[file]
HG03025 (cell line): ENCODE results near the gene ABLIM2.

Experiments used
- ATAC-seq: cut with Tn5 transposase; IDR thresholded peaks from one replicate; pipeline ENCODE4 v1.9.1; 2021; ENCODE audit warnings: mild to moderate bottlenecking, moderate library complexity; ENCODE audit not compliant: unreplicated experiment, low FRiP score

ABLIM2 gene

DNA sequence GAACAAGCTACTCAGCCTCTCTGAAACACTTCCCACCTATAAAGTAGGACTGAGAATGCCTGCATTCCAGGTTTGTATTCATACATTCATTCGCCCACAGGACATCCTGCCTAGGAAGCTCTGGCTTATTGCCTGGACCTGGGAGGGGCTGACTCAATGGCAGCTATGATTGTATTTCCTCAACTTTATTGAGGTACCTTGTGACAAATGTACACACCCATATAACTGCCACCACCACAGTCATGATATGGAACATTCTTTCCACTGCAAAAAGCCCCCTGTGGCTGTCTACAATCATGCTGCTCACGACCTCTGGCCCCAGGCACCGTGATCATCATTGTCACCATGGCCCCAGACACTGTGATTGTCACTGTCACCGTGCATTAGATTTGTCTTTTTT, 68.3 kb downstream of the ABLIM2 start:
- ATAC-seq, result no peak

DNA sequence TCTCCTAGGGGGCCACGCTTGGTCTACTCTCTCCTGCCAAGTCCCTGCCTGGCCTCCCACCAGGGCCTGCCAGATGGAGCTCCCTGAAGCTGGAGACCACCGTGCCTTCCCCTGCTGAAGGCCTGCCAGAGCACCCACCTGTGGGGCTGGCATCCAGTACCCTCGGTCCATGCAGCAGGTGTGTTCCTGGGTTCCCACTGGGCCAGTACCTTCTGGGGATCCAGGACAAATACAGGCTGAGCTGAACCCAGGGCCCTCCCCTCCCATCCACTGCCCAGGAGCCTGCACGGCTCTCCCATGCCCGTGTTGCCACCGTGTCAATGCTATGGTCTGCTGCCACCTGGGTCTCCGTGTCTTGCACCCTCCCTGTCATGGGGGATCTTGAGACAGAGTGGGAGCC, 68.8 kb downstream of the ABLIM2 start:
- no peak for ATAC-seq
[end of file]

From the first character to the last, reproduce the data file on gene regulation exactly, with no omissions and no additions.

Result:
HG03025 (cell line): ENCODE results near the gene ABLIM2.

Experiments used
- ATAC-seq: cut with Tn5 transposase; IDR thresholded peaks from one replicate; pipeline ENCODE4 v1.9.1; 2021; ENCODE audit warnings: mild to moderate bottlenecking, moderate library complexity; ENCODE audit not compliant: unreplicated experiment, low FRiP score

ABLIM2 gene

DNA sequence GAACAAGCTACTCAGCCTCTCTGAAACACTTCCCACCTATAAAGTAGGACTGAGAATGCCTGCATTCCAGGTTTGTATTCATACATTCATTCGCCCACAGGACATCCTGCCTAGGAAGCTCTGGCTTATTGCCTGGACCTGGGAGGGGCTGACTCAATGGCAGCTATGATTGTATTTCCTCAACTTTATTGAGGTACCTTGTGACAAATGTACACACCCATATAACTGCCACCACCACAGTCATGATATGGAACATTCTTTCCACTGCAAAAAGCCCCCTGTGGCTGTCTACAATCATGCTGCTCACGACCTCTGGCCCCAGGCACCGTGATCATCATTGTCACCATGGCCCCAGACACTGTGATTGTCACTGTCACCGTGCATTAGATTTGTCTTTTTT, 68.3 kb downstream of the ABLIM2 start:
- ATAC-seq, result no peak

DNA sequence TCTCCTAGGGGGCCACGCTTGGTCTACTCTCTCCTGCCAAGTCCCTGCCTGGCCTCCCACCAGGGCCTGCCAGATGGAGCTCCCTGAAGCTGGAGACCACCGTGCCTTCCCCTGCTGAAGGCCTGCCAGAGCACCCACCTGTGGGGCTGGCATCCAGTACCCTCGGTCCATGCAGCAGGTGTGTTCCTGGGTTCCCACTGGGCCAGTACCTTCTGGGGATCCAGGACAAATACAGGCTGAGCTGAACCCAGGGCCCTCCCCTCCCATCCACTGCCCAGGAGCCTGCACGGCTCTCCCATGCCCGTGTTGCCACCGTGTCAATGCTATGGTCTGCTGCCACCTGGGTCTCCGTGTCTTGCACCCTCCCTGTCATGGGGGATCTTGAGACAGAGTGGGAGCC, 68.8 kb downstream of the ABLIM2 start:
- no peak for ATAC-seq